Alternatives to Hiring Employees
Tips on Small Business Workforce Challenges
Hiring temporary employees can be a smart way to add extra capacity to your business without locking into long-term costs.
How do you cope with unexpected personnel shortages?
Many entrepreneurs face this question. Causes may include seasonal peaking, inventory, special projects, employees on sick leave, or an unexpected increase in business.
Entrepreneurs must also cope with the rising costs of employee benefits, as well as all the payroll record keeping required by local, state, and federal government.
When you are short on staff, your business suffers. This article discusses alternatives to hiring employees -- ideas that can help you meet your staffing challenges.
Options include temporary help services, employee leasing, professional employer organizations, and service contracting.
Temporary Help Services
Most businesses need extra help sometimes, and temporary shortages are especially difficult for smaller businesses. A temporary personnel service hires employees and assigns them to companies requesting help. The service is responsible for payroll, bookkeeping, tax deductions, workers' compensation, fringe benefits, and all other employee costs. Most national temporary personnel companies also offer performance guarantees and fidelity bonding at no added cost.
Workers supplied by a temporary service firm are quickly available. Usually they can start the day after a request is made, and sometimes the same day. Although the rate paid to a temporary service firm is higher than that paid to a permanent employee, the costs of recruiting, record-keeping, training, overtime, and idle periods are much less.
Evaluate temporary personnel services using these factors:
- Reliability: Is the service well established, with a history of success and financial stability?
- Recruiting: The firm with an aggressive recruiting program is more likely to have the most skilled and reliable employees.
- Testing and evaluation: How does it test and evaluate personnel?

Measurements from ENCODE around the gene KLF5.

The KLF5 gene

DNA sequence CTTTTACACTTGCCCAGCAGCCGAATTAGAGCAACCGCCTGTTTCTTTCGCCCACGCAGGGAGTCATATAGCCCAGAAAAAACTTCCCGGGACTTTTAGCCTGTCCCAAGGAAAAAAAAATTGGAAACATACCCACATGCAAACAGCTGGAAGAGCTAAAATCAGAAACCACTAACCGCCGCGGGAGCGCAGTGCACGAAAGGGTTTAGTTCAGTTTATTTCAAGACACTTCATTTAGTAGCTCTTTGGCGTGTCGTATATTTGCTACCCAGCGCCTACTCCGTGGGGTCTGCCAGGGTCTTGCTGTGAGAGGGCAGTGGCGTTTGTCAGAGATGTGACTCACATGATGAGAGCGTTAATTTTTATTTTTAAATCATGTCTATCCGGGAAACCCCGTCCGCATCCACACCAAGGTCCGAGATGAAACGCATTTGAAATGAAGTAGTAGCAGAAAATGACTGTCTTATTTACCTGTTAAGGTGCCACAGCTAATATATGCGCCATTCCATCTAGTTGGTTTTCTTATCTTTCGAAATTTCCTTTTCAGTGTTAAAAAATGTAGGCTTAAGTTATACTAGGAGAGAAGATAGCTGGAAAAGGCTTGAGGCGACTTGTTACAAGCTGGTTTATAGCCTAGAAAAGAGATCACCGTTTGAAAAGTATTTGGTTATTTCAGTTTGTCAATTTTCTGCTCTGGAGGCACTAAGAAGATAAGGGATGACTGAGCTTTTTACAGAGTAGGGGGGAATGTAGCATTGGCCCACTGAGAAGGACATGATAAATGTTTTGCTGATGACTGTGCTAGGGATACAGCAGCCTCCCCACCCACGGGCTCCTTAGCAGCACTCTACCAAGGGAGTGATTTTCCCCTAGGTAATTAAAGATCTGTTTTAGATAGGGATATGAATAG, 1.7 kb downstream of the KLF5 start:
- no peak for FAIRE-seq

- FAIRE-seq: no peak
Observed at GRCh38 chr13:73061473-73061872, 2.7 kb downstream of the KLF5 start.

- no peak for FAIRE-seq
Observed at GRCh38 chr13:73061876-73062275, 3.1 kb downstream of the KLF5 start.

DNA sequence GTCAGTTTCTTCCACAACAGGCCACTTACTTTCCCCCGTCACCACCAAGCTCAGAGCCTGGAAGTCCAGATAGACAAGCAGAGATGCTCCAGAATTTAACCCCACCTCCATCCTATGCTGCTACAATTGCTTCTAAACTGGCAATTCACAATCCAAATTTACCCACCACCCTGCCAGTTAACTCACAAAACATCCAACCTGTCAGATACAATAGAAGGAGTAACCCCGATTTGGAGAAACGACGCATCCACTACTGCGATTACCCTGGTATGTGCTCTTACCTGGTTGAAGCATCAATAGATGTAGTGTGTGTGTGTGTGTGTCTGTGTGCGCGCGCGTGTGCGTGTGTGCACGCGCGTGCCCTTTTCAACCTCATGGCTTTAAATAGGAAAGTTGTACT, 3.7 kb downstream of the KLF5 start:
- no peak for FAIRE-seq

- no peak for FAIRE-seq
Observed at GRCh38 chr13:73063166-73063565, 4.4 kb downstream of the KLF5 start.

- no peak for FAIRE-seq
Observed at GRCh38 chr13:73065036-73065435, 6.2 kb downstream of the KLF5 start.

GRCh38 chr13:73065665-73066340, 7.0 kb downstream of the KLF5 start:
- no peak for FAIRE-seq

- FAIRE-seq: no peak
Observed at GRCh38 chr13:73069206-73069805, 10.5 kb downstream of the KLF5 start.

- Training programs: Does the company train personnel in modern office methods, word processing, records management, and other important skills?
- Quality control: Does the company check the quality of work of its temporary employees?
A temporary service will ask for information about the department the employee will be working in, duration of the assignment, working hours, dress code, smoking rules, and other important information. If possible, send samples of the work. Be sure to give the exact location of your business, transportation available, parking information, and the name and title of the person to whom the temporary employee will report.
Temporary help services are not appropriate for all needs. Businesses needing a temporary worker for six months or longer should hire a full-time employee. For jobs that require extensive supervision, it may be cheaper to pay overtime to a regular employee than to use a temporary worker.
Employee leasing is sometimes confusing because it may refer to activities similar to employing temporary personnel or it may be similar to the co-employment arrangement of professional employer organizations (see below). If you are depending upon the leasing company to provide personnel, (including identifying, skill sorting, hiring and assigning them to your business) and these workers would return to the leasing company for reassignment should your need for them end, then the service is basically the same as temporary services. If, on the other hand, you are depending upon another company to supply the management of human resources, employee benefits, payroll and workers' compensation for all of your work force, then this is a co-employment or professional employer organization arrangement as described below.